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You're making a type system on top of the existing type system. There is very little benefit to strongly-typed properties that cannot be referenced in compiled code. I have seen this approach used before and it ends up being a mess.

Just use a key-value store in a single property called ExtendedProperties or some such.

In other words, you are trying to avoid Dictionary<string, object>, but in that effort you are re-inventing the .Net type system.

Attach a property called ExtendedProperties of type Dictionary<string, object> and be done with it. The limitations of loosely-typed data are less costly than the road you're going down.

You're making a type system on top of the existing type system. There is very little benefit to strongly-typed properties that cannot be referenced in compiled code. I have seen this approach used before and it ends up being a mess.

Just use a key-value store in a single property called ExtendedProperties or some such.

You're making a type system on top of the existing type system. There is very little benefit to strongly-typed properties that cannot be referenced in compiled code. I have seen this approach used before and it ends up being a mess.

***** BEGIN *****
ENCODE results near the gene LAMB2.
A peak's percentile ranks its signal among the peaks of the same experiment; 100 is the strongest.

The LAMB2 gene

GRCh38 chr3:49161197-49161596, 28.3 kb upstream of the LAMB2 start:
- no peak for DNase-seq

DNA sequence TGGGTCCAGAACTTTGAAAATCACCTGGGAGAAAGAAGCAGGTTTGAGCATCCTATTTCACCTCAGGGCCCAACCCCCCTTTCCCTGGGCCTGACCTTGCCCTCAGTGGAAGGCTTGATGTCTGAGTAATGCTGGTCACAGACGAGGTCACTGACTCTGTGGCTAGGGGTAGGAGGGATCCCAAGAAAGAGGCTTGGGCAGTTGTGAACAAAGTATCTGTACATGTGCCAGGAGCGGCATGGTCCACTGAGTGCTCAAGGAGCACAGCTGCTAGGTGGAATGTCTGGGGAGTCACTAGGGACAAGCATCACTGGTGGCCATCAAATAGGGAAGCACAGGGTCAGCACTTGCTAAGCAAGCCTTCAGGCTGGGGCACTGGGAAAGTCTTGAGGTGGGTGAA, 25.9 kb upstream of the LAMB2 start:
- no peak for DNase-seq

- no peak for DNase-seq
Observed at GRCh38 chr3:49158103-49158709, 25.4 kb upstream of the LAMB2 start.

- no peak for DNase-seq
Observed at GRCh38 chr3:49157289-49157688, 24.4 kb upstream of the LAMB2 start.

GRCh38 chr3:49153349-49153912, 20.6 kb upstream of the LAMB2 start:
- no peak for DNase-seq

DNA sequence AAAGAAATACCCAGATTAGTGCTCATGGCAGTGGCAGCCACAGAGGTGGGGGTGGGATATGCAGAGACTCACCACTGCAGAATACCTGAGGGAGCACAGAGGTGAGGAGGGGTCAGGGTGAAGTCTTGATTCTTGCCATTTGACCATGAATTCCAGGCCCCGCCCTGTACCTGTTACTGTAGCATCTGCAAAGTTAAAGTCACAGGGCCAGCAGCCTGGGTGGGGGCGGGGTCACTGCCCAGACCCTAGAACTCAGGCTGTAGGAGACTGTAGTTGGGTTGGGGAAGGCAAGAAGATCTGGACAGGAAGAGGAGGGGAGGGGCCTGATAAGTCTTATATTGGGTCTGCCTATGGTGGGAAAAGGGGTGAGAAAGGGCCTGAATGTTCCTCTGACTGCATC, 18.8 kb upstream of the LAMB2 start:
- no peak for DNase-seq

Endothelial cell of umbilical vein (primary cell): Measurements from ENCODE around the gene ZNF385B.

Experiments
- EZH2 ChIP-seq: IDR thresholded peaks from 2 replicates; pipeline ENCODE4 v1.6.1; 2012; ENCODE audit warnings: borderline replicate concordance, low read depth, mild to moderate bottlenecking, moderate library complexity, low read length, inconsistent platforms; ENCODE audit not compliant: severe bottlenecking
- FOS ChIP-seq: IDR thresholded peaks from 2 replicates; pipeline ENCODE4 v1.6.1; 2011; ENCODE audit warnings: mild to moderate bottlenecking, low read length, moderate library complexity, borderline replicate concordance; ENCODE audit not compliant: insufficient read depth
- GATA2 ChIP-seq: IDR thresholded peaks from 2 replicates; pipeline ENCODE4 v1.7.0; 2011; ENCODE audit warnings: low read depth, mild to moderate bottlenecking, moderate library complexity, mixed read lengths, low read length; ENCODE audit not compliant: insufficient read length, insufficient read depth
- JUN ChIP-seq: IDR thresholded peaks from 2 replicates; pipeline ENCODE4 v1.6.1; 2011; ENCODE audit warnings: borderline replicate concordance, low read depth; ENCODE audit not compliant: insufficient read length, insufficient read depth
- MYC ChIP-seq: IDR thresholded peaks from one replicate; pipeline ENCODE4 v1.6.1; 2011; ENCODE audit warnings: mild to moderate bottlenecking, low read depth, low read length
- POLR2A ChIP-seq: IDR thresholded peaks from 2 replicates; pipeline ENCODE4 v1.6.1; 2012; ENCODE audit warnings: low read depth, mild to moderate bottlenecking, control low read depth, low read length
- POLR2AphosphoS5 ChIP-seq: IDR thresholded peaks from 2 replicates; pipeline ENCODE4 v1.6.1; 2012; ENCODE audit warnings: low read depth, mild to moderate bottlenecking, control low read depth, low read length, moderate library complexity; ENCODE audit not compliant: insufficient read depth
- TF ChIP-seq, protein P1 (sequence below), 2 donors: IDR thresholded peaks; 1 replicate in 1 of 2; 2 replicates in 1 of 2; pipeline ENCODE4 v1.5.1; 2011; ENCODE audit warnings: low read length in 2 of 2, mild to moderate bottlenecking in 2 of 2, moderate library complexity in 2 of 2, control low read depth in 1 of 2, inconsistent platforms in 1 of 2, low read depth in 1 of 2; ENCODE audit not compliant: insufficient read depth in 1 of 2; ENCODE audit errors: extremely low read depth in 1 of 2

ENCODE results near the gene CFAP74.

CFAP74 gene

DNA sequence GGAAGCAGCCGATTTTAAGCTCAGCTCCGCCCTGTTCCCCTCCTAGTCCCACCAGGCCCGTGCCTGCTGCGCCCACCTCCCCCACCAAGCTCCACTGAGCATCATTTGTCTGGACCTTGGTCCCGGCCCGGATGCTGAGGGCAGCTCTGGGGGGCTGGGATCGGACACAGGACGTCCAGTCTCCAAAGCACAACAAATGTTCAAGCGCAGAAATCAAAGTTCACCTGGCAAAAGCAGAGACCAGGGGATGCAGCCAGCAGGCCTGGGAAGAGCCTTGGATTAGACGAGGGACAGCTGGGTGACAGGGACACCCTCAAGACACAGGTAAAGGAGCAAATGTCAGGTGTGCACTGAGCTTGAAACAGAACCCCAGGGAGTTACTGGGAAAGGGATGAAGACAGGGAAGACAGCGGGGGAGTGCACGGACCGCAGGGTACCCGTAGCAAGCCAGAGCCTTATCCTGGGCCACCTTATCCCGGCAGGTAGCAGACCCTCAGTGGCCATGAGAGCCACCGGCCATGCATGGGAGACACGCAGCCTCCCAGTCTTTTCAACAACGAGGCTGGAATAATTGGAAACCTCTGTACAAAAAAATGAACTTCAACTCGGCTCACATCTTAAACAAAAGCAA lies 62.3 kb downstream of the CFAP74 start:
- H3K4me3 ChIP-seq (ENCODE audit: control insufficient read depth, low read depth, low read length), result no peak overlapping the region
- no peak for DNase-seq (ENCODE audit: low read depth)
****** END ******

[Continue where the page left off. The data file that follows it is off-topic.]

Just use a key-value store in a single property called ExtendedProperties or some such.

In other words, you are trying to avoid Dictionary<string, object>, but in that effort you are re-inventing the .Net type system.

Attach a property called ExtendedProperties of type Dictionary<string, object> and be done with it. The limitations of loosely-typed data are less costly than the road you're going down.

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source | link

You're making a type system on top of the existing type system. There is very little benefit to strongly-typed properties that cannot be referenced in compiled code. I have seen this approach used before and it ends up being a mess.

Just use a key-value store in a single property called ExtendedProperties or some such.